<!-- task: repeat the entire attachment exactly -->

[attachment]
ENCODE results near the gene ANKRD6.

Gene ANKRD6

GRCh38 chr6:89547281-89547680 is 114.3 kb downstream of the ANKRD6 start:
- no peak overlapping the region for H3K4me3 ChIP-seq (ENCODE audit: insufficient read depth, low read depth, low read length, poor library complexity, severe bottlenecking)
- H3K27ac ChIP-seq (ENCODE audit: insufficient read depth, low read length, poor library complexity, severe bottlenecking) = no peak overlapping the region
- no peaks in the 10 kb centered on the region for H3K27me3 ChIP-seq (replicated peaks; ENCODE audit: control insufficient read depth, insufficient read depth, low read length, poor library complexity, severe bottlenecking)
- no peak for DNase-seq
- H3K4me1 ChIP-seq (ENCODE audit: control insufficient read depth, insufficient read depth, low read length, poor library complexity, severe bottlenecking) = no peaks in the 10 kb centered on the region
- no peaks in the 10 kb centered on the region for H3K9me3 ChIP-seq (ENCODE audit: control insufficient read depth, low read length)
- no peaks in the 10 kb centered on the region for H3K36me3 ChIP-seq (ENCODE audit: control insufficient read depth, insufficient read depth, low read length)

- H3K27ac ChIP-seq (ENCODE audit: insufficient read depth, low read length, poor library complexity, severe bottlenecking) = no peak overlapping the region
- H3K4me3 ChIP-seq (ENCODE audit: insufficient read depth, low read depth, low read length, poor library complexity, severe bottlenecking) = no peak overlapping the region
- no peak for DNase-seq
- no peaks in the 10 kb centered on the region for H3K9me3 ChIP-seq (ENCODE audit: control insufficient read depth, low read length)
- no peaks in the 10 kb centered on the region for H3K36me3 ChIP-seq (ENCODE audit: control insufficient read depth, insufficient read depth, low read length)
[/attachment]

ENCODE results near the gene ANKRD6.

Gene ANKRD6

GRCh38 chr6:89547281-89547680 is 114.3 kb downstream of the ANKRD6 start:
- no peak overlapping the region for H3K4me3 ChIP-seq (ENCODE audit: insufficient read depth, low read depth, low read length, poor library complexity, severe bottlenecking)
- H3K27ac ChIP-seq (ENCODE audit: insufficient read depth, low read length, poor library complexity, severe bottlenecking) = no peak overlapping the region
- no peaks in the 10 kb centered on the region for H3K27me3 ChIP-seq (replicated peaks; ENCODE audit: control insufficient read depth, insufficient read depth, low read length, poor library complexity, severe bottlenecking)
- no peak for DNase-seq
- H3K4me1 ChIP-seq (ENCODE audit: control insufficient read depth, insufficient read depth, low read length, poor library complexity, severe bottlenecking) = no peaks in the 10 kb centered on the region
- no peaks in the 10 kb centered on the region for H3K9me3 ChIP-seq (ENCODE audit: control insufficient read depth, low read length)
- no peaks in the 10 kb centered on the region for H3K36me3 ChIP-seq (ENCODE audit: control insufficient read depth, insufficient read depth, low read length)

- H3K27ac ChIP-seq (ENCODE audit: insufficient read depth, low read length, poor library complexity, severe bottlenecking) = no peak overlapping the region
- H3K4me3 ChIP-seq (ENCODE audit: insufficient read depth, low read depth, low read length, poor library complexity, severe bottlenecking) = no peak overlapping the region
- no peak for DNase-seq
- no peaks in the 10 kb centered on the region for H3K9me3 ChIP-seq (ENCODE audit: control insufficient read depth, low read length)
- no peaks in the 10 kb centered on the region for H3K36me3 ChIP-seq (ENCODE audit: control insufficient read depth, insufficient read depth, low read length)